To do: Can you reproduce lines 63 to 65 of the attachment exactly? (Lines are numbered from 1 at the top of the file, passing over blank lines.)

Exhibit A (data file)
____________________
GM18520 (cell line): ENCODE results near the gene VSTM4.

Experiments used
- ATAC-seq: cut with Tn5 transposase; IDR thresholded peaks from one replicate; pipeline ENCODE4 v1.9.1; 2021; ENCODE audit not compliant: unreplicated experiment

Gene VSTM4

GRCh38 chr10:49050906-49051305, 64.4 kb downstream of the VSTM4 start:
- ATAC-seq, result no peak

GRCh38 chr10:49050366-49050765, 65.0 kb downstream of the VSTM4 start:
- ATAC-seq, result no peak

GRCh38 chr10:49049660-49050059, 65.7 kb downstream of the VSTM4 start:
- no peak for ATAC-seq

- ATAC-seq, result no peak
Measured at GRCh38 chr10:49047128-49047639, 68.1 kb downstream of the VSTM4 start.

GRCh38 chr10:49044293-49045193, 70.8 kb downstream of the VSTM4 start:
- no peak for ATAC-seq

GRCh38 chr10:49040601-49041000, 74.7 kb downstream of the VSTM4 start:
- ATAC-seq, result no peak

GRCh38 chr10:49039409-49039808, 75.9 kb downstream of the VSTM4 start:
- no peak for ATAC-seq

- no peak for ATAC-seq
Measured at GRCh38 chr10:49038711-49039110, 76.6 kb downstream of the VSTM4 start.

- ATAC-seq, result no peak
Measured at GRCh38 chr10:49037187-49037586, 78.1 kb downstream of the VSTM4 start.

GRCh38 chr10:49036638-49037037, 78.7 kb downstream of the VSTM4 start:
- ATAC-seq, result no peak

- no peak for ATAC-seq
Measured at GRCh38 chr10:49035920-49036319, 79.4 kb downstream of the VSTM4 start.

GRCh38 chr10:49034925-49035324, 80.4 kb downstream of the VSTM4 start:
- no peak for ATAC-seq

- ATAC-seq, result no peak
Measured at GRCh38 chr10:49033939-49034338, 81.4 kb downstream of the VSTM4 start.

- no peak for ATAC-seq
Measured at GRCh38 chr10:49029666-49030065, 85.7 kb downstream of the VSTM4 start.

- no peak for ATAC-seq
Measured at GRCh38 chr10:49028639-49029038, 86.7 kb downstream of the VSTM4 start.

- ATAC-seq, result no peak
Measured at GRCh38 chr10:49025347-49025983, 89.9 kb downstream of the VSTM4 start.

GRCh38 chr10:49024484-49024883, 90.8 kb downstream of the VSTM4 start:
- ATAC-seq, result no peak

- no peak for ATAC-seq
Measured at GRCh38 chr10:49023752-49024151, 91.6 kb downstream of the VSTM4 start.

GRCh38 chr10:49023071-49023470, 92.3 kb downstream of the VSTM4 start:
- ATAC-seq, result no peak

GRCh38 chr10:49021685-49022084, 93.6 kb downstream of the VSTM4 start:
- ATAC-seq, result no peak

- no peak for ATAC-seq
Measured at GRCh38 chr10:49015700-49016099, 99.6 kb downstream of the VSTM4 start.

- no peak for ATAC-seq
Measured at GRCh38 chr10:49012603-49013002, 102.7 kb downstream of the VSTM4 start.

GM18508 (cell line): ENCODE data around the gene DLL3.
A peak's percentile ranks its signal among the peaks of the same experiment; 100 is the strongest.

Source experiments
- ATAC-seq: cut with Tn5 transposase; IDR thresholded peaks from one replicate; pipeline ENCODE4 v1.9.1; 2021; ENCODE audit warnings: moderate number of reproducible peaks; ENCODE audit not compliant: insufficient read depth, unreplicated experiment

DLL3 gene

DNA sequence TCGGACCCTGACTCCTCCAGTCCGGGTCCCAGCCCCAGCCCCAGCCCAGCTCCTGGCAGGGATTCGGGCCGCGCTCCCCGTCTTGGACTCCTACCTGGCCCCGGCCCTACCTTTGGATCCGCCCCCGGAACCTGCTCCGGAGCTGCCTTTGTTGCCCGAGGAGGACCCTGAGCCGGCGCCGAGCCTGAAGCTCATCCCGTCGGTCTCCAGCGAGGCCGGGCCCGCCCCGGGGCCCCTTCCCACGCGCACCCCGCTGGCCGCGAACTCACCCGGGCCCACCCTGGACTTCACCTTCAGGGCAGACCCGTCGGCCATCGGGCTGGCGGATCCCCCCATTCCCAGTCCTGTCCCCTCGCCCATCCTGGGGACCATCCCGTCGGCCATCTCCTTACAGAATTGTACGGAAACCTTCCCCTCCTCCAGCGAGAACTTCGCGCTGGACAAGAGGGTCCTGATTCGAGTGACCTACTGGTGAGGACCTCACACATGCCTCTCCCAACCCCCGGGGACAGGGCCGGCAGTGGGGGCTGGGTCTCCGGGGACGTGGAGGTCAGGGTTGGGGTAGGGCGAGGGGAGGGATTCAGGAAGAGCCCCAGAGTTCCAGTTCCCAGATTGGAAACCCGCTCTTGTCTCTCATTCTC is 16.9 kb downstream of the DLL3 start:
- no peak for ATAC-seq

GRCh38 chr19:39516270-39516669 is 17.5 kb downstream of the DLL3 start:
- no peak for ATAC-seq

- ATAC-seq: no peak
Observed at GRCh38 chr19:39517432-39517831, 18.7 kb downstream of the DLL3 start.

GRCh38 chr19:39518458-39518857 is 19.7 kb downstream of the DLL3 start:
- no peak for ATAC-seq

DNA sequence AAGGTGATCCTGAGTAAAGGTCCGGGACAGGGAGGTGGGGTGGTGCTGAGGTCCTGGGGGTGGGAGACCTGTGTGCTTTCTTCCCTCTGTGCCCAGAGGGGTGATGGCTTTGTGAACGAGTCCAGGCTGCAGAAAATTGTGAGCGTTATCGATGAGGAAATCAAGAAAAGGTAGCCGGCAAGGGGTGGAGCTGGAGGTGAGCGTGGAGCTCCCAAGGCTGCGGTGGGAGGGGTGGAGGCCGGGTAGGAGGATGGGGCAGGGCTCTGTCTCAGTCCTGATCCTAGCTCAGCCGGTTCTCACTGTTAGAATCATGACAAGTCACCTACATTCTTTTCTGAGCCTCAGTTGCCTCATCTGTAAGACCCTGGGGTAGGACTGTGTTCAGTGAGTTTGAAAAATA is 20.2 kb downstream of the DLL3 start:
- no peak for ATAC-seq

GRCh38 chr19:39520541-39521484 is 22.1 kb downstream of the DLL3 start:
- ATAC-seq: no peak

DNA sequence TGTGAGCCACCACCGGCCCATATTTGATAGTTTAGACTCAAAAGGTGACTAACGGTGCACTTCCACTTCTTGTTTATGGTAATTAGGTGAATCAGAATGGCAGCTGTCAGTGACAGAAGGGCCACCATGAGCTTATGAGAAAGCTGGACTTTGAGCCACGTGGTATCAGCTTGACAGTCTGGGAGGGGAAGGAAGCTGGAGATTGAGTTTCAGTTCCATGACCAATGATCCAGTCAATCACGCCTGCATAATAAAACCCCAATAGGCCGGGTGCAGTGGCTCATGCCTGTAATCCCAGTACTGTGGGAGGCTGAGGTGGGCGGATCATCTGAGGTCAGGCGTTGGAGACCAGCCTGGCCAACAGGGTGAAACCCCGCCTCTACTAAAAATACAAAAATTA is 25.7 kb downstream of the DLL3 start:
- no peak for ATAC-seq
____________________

- no peak for ATAC-seq

GRCh38 chr19:39520541-39521484 is 22.1 kb downstream of the DLL3 start:
- ATAC-seq: no peak